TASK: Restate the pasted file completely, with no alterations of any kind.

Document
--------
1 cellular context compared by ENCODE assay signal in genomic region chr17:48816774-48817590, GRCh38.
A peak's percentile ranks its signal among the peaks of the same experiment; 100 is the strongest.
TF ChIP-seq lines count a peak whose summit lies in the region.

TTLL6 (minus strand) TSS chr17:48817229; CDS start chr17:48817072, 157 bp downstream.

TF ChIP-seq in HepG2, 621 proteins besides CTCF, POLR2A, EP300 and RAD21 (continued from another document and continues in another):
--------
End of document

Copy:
1 cellular context compared by ENCODE assay signal in genomic region chr17:48816774-48817590, GRCh38.
A peak's percentile ranks its signal among the peaks of the same experiment; 100 is the strongest.
TF ChIP-seq lines count a peak whose summit lies in the region.

TTLL6 (minus strand) TSS chr17:48817229; CDS start chr17:48817072, 157 bp downstream.

TF ChIP-seq in HepG2, 621 proteins besides CTCF, POLR2A, EP300 and RAD21 (continued from another document and continues in another):